Harry Stebbings: I do want to move into my favorite element of any episode—the quick-fire round where I say a short statement, and you give me your immediate thoughts. First, what do you believe most that others around you may disbelieve?

Chen Amit: One thing today is that work from home is great, and it’s changing work for the better. And I believe that work from home is great for some, but not for all. And there’s data to support that younger, high-growth companies do worse in remote environments. I’m referring to companies that operate completely remotely, but the same is true for work from home. I think collaboration is lost—that magic that happens when people meet in the corridor. There’s a lot of value in that magic, especially when you’re building and creating. All those creative parts in a company’s life cannot be completely replaced when you work from home.

Harry Stebbings: How do you think the world of fundraising was impacted by work from home and remote work?

Chen Amit: For us, the reason we stopped hiring in March was because I didn’t know how the investor world would work. At our pace of growth, we still need to raise funds from the outside. I didn’t know what to expect, but we’re getting a ton of inbound from investors. And when speaking with fellow CEOs, I think the $50, $100, $200 million rounds will be easier and venture will possibly be a little bit harder.

For me, I am not engaging with investors that I don’t have a relationship with. I’m very careful with my investors, so I limit the people I speak with to people that I know and that I’m comfortable with.

Harry Stebbings: What single trait do you want to see most in an investor when you are selecting them?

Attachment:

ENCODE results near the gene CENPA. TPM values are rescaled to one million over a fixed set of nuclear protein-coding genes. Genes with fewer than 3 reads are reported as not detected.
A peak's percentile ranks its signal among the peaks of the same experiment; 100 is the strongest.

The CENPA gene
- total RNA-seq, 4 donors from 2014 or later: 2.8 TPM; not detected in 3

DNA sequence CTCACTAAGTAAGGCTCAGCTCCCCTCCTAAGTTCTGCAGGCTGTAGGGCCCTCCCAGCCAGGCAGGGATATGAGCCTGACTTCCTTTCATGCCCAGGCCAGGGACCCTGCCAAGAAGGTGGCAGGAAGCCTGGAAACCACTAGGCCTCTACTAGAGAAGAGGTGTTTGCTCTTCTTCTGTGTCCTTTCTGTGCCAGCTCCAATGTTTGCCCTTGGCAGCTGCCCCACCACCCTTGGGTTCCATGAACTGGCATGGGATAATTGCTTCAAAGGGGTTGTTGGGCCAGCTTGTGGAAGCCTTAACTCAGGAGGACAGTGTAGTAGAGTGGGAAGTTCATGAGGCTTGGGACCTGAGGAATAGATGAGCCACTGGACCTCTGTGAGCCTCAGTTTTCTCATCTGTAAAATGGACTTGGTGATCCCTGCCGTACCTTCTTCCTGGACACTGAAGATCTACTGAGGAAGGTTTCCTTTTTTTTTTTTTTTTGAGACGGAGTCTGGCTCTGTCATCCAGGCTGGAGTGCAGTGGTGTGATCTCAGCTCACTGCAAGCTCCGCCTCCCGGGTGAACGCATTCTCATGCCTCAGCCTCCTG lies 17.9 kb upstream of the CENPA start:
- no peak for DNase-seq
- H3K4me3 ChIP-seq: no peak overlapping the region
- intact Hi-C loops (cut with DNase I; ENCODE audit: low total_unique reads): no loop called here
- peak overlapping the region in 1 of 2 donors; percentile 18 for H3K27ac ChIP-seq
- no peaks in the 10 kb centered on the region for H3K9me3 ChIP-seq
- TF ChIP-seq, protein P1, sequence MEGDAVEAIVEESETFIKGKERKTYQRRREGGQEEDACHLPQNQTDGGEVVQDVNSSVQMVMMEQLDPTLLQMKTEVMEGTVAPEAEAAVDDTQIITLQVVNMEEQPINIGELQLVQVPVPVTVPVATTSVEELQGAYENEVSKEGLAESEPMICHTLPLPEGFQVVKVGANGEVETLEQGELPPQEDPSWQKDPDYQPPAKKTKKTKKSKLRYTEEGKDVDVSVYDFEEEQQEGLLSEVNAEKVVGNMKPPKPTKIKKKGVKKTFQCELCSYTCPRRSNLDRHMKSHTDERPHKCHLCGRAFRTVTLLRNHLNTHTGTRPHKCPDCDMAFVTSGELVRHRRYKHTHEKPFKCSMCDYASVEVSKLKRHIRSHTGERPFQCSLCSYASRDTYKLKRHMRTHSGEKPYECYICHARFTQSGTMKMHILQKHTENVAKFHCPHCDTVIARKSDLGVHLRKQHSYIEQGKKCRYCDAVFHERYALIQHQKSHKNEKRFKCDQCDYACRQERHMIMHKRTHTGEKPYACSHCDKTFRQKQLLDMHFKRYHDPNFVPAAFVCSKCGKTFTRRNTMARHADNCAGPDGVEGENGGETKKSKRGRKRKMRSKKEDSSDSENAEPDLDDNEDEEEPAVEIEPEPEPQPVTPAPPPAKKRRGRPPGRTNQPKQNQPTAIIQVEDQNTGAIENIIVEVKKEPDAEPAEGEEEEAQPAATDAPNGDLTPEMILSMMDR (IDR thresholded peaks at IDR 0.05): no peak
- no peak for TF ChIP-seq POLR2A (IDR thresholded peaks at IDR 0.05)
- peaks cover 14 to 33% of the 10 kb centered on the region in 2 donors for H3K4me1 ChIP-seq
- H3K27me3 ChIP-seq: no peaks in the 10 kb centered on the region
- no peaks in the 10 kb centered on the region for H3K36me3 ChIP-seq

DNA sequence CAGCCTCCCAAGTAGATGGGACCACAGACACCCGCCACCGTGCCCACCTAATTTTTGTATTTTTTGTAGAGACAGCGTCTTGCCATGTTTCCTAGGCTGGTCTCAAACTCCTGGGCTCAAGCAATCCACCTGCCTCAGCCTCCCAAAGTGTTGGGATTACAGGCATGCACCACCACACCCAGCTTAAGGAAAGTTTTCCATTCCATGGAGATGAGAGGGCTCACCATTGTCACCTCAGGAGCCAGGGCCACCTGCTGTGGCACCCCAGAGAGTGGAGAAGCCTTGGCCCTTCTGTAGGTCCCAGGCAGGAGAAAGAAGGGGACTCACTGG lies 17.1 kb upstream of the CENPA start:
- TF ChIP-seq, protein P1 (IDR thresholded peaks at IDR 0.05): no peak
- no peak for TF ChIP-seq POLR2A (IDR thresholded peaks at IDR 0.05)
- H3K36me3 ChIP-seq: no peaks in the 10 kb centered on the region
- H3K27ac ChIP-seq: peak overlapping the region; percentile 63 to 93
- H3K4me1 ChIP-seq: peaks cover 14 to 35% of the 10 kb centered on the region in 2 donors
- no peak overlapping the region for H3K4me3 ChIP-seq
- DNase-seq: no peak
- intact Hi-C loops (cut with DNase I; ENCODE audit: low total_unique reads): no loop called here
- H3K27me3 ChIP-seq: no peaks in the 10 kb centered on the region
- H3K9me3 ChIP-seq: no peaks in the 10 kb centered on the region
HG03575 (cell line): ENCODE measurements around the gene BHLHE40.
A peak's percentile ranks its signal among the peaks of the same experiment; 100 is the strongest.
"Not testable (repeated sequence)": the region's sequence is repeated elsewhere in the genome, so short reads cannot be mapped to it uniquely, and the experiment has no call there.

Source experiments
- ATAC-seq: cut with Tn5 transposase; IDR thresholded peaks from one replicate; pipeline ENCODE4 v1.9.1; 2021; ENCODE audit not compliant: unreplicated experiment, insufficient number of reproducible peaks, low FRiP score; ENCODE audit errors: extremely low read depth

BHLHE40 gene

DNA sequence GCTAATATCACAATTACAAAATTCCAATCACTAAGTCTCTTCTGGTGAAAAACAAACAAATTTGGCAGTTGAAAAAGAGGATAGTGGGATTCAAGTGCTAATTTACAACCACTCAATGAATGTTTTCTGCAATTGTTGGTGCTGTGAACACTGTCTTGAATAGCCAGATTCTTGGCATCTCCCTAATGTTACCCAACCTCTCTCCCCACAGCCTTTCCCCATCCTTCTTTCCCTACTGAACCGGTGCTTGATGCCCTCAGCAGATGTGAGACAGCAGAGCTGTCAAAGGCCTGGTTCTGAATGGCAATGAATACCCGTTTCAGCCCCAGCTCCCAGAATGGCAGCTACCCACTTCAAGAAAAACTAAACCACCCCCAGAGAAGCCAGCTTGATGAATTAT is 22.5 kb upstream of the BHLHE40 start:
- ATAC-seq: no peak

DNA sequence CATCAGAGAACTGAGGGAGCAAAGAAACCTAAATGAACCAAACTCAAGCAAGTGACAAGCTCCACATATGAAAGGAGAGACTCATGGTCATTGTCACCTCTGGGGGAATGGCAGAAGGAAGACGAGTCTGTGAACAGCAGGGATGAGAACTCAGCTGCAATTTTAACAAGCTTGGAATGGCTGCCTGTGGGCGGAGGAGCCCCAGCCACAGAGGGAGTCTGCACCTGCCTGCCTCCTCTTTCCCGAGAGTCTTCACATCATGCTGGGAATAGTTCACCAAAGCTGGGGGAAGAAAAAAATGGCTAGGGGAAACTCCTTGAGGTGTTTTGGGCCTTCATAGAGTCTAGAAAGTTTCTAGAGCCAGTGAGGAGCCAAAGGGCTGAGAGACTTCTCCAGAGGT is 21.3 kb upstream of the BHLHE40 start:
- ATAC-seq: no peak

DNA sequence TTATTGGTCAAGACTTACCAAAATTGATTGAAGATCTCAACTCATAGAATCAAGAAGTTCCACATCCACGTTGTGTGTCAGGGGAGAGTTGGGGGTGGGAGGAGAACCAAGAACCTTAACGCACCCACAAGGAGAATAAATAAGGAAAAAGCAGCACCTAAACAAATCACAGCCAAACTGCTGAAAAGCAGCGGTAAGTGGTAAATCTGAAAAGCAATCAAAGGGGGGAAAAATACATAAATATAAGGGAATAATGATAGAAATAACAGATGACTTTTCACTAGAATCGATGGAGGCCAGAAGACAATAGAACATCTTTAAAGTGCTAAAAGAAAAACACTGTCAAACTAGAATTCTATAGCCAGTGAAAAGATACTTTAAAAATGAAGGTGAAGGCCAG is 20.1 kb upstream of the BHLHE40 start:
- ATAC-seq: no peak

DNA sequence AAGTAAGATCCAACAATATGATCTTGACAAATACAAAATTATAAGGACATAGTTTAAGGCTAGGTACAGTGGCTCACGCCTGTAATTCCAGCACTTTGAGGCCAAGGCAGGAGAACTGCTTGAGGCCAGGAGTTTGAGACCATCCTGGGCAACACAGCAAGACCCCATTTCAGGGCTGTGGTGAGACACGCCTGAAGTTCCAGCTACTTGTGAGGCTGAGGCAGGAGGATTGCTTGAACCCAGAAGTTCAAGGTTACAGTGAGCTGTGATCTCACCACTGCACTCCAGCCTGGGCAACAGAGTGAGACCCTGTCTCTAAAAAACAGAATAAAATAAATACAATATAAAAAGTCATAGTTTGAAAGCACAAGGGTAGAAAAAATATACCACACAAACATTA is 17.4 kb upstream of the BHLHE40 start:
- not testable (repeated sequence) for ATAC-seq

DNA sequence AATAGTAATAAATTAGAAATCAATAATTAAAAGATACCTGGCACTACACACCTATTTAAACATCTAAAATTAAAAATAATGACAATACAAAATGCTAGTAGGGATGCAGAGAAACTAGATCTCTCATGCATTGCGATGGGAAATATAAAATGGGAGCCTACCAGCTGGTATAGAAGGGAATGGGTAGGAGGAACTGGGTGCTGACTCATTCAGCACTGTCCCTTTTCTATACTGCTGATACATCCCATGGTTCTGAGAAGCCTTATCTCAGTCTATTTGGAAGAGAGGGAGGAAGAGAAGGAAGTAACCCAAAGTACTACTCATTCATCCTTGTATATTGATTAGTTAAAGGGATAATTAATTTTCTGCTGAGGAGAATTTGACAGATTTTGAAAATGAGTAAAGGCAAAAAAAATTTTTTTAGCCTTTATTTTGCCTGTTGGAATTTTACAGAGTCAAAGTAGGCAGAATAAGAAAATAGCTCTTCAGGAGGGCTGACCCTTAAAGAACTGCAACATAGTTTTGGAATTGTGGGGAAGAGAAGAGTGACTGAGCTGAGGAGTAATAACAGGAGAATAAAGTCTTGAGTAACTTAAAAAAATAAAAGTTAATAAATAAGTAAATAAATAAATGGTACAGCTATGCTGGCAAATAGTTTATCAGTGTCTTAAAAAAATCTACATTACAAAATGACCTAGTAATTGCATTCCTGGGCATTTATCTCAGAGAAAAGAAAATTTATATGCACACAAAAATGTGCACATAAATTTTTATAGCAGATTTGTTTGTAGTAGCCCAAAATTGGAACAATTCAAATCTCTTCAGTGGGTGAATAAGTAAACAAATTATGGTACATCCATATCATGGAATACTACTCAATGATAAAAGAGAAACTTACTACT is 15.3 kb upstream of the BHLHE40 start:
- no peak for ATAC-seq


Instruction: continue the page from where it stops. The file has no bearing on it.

Chen Amit: I’m spoiled because I’ve worked with Oren for so long, and I have a great team. But one of Oren’s traits that I love the most is that he is the most optimistic person I know, he’s always positive. And I think it’s a great trait for him to have.

And the other is that he lets me run the company. He provides advice. He provides connections. He makes intros. If I need to consult with him on a strategic topic, he’s the smartest person on the planet, but he doesn’t try to run the company with me. And I have had different experiences with VCs who just try to be too close with the CEO. I think you need to let the CEO run the company. So just his optimism and his ability to let the founders run the companies and provide value where he can.

Harry Stebbings: Final one, Chen—what’s the biggest challenge for you with your role today with Tipalti?

Chen Amit: I think there are two challenges. One is just growing at the pace we are, especially from a people perspective, while in COVID and predominantly working from home. This is a departure from our experience. Work from home works excellently with the existing team, but it will be a different exercise with 25% of the company joining and onboarding and learning the ropes while working from home. That is a challenge that we’re focusing our attention on and trying to build the processes and the systems that will allow us to be successful.

The other is also a people challenge, which is, how do you maintain your agility? How do you maintain speed aggressiveness and risk-taking when you grow—when 300 people become 400 then 600. What do we need to change to maintain agility, maintain aggressiveness, maintain risk-taking, and be safe? It’s a balancing act.